Long ago Peter Drucker, the father of business consulting, made a very profound observation: “Because the purpose of business is to create a customer, the business enterprise has two–and only two–basic functions: marketing and innovation. Marketing and innovation produce results; all the rest are costs. Marketing is the distinguishing, unique function of the business.”
But what if Drucker was wrong?
- What if the creation of a customer is not an end, rather a means to an end?
What if the purpose of business is to create value, and to deliver (sell or trade) that value to customers, and to capture some of that value as profit?
- That sounds so much more like an end, doesn’t it?
And what if the means to an end, the creation of customers, is merely one aspect? Isn’t it so that the process of serving, retaining and extending customers is equally as important as customer discovery and customer development are to the purpose of a business?
- Does this make sense?
Because if we were to work alongside the customer, helping them to make better informed decisions, while serving them in such a way that they too can achieve a maximum return on investment, wouldn’t this contribute to their willingness to spend more time and money with us?
- Ofcourse it does.
This goes to servant leadership, a transforming theory on leadingship coined by Robert K. Greenleaf (1904-1990). Greenleaf inspired great management book authors, like Norman Vincent Peale, Stephen Covey, Peter Drucker and Ken Blanchard.
Greenleef’s credo was: “If a better society is to be built, one that is more just and more loving, one that provides greater creative opportunity for its people, then the most open course is to raise both the capacity to serve and the very performance as servant [..].”
If we focus our efforts on creating a customer, with the moment of conversion as the ultimate objective (purpose), aren’t we likely to undermine Greenleef’s servant leadership?
I perceive two possible views with regards to the means to an end (purpose):
If our ‘means to and end’ is to create a customer, who are we most likely to reward?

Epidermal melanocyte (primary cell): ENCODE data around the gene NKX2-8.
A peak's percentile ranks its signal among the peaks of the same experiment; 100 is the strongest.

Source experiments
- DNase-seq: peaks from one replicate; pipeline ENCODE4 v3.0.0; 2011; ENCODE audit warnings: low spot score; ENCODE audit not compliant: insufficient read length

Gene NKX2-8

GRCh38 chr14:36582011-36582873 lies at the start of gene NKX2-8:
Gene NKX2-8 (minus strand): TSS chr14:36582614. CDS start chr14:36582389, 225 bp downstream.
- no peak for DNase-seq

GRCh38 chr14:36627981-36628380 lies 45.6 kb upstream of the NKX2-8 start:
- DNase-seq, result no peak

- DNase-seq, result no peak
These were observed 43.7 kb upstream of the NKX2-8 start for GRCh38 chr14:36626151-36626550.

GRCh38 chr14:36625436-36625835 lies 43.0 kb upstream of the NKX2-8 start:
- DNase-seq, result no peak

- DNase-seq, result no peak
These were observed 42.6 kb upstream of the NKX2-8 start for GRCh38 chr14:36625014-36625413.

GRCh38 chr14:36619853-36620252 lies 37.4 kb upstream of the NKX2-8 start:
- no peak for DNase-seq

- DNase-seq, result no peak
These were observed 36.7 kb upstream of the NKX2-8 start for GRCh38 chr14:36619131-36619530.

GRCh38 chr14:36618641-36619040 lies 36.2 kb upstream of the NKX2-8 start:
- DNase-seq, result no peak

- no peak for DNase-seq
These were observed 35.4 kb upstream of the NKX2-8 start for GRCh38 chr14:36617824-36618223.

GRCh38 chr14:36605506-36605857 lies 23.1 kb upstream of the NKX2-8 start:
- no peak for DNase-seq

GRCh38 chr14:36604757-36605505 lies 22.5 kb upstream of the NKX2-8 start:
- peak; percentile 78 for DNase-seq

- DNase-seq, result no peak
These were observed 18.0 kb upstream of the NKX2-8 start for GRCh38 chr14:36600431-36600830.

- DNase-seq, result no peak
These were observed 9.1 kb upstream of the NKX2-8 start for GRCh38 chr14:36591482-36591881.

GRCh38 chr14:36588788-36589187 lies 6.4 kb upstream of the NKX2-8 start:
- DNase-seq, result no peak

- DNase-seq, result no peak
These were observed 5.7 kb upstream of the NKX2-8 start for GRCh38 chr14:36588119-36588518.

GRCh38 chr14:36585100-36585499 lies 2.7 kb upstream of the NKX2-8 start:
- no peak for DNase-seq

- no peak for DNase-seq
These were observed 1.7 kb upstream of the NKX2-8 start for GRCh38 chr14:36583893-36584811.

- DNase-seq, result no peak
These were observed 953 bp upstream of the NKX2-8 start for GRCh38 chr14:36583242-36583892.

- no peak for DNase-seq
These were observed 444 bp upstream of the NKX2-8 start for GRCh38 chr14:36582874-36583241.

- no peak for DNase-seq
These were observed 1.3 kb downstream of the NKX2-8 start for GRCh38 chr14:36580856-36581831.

Ofcourse, the sales force.
But if we value those that create a customer above the ones that serve the customer, aren’t we in fact stating, to all of our employees, that we value revenue above customer satisfaction? That we perceive service and those that serve the customer merely as cost ..
+ Just think about this for a while ..
Shouldn’t we in stead consider to reward those, that actually satify the customer’s needs and by doing so increase the likelyhood of future business (the increase of customer lifetime value), at least as much as those that created the customer?
Wouldn’t this give a bold signal to all customer-facing employees? Saying: You are all equally important in the pursuit of fulfilling our purpose: creating value for our customers, and in the process capture some of that value as profit.
+ Would that work for your brand, do you think?
Research by John Fleming and Jim Asplund (HumanSigma) indicates that engaged customers generate 1.7 times more revenue than normal customers, while having engaged employees and engaged customers return a revenue gain of 3.4 times the norm.
Ok, I get it. You’re in marketing. Or in sales. Or service. You have no control over your company’s reward system, let alone influence what is going on beyond your silo-walls.
So you decided it is better to stick to your end-of-the-deal; your side of the wall.
+ Am I right?
As a consequence you started to care about money, about profit, about marketshare and KPI’s. About fingerprinting and profiling. About ratings and attributions. About journeys and conversions. Not about customers.
Most of us stopped to care about ‘the customer’ a long time ago.
No wonder you’ve started to care about ‘you’ instead. About your success. Passion needs to find a way to express itself and if we can’t find it in our job, we’ll find it in our salary and the stuff we purchase with it. Even giving it meaning.
But it won’t last. If will not fulfill you. It will drain you.
I know, I’ve been there. Until I stopped. I walked away from a top job. Or at least I thought it was. Because the business I worked for did not care about happy employees or happy customers. It merely craved revenue. And it was willing to get it in any way possible.
But I wasn’t. Not anymore. Not at the expense of a fellow human …
And then I started to think. And I began to realize that business should never be about making as much money as possible off of customers.
+ I don’t think you feel it should either. You wouldn’t read this otherwise.
Business is about innovating, solving, helping, caring, meaning, pride, .. and equitability.
Drucker was dead wrong.
The purpose of business is to create value, deliver (sell or trade) that value to customers, and capture some of it as profit. Repeat.
Whishing you many happy (customer) returns!